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The huge crowds that came to Washington, D.C., last month for the Women's March have spawned a renewed interest in marching on our nation's capital. A variety of marches are in the works, including a March for Science. As NPR's Nell Greenfieldboyce reports, scientists seem split on whether taking to the streets for science is really a good idea.
NELL GREENFIELDBOYCE, BYLINE: Jacquelyn Gill is a paleoecologist at the University of Maine. She says right after the inauguration and the Women's March, she went on Twitter and said, hey, we need a march for science.
JACQUELYN GILL: And someone else said, yeah, that's a great idea. And then someone else said, yeah, I had the same thought. And so then we all kind of glommed together and started working on it.
GREENFIELDBOYCE: Gill says there's a lot of concern about the fate of science under President Trump. His appointees include climate change skeptics. He's met with an anti-vaccination campaigner. He regularly cites false numbers on things like voter fraud and crime rates, while his surrogates defend the use of, quote, "alternative facts." Gill says the march will take a stand for the importance of public policies based on evidence.
GILL: Our goal, really, is to bring people together in a strong unifying message that science is important to our citizens. It's important to our nation. And that we are going to hold our elected representatives accountable to that.
GREENFIELDBOYCE: The march now has a website and a Facebook page that's gotten the attention of hundreds of thousands of people. Sister marches are planned from Cleveland to Anchorage. The organizers describe it as a nonpartisan celebration of science, but not everyone buys that. Jerry Coyne is a biologist at the University of Chicago. He says the only thing that binds scientists together is that they all use the same tools - hypothesis-driven experiments, replication of results, peer review. How are you going to stick that on a protest sign?
JERRY COYNE: A march for science itself is just simply a march for the mechanisms that find truth. And who's going to pay attention to that?
GREENFIELDBOYCE: He says what will get attention is the politics.
COYNE: It's going to become a partisan march.
GREENFIELDBOYCE: And that is what worries some scientists who do research on hot-button issues, like Rob Young, a coastal geologist at Western Carolina University. He opposes the march.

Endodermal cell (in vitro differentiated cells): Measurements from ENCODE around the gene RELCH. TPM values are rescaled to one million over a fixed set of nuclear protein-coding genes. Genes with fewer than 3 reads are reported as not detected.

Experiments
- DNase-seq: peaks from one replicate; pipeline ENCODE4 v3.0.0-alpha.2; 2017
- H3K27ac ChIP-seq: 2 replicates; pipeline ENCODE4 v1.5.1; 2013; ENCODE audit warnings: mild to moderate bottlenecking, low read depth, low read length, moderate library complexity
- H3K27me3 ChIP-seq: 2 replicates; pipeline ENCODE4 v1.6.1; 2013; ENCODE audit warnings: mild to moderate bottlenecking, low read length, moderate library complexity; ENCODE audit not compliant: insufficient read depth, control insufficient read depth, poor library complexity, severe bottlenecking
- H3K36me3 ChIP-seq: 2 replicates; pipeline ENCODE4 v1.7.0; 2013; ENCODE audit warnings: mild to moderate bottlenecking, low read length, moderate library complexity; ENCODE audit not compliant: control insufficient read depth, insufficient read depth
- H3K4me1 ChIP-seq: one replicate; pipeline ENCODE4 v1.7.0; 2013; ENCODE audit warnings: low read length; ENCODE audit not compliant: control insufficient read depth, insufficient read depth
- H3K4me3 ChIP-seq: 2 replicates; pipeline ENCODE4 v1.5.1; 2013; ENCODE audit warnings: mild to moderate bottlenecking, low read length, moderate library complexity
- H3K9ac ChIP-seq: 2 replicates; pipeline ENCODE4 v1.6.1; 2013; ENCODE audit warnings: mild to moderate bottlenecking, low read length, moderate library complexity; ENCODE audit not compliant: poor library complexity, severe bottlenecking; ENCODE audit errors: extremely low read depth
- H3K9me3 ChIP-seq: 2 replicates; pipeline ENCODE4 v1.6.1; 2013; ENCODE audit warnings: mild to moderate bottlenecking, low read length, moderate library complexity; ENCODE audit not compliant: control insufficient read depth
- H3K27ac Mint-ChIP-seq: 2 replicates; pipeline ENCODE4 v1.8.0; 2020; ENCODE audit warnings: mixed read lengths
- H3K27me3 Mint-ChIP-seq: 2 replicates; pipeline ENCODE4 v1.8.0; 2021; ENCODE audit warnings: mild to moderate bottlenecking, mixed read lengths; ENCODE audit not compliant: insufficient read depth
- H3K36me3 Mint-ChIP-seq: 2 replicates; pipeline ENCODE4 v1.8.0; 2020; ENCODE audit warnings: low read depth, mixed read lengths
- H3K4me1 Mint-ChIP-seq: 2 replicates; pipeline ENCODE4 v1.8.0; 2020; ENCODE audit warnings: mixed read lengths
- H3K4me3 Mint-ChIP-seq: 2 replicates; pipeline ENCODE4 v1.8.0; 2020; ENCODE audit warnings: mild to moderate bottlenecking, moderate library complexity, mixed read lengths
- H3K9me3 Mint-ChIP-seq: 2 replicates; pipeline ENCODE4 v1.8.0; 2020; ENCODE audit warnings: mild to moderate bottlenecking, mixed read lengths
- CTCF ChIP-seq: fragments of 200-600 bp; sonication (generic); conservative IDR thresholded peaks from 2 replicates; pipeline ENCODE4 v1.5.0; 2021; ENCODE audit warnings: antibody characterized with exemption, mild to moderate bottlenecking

ROB YOUNG: I'm not saying that we don't have a problem with ensuring that science has a seat at the table when we're making decisions at all levels of government. But this march is not going to make that job any easier.
GREENFIELDBOYCE: He works on sea level rise, a reality that some politicians would rather ignore. He thinks it's best for scientists to interact one-on-one with decision makers across the political spectrum, and says all a march will do is make scientists seem like just another biased interest group. He hates that the march will happen on April 22, which is Earth Day.
YOUNG: Those folks who have been trying to pigeonhole and demonize scientists as having a particular political view and identity will see scientists marching on Earth Day as a part of the environmental movement.
GREENFIELDBOYCE: But others say, look, if some protest signs at this march are overtly political or even inflammatory, that's OK. Michael Eisen is a biologist at the University of California, Berkeley. He says scientists, who are used to controlled lab experiments, just have to get comfortable with the rough and tumble of public life.
MICHAEL EISEN: You just can't hope for perfect control over what a large group of people do when they get up to express themselves.
GREENFIELDBOYCE: He thinks science is under threat, and that it's time for scientists to show they really care about how science gets used.
EISEN: You can't be completely blind to the fact that the current administration has a fairly dim of science in some areas.
GREENFIELDBOYCE: That's one reason why he's not just going to march. He's going to run for the U.S. Senate. Nell Greenfieldboyce, NPR News.
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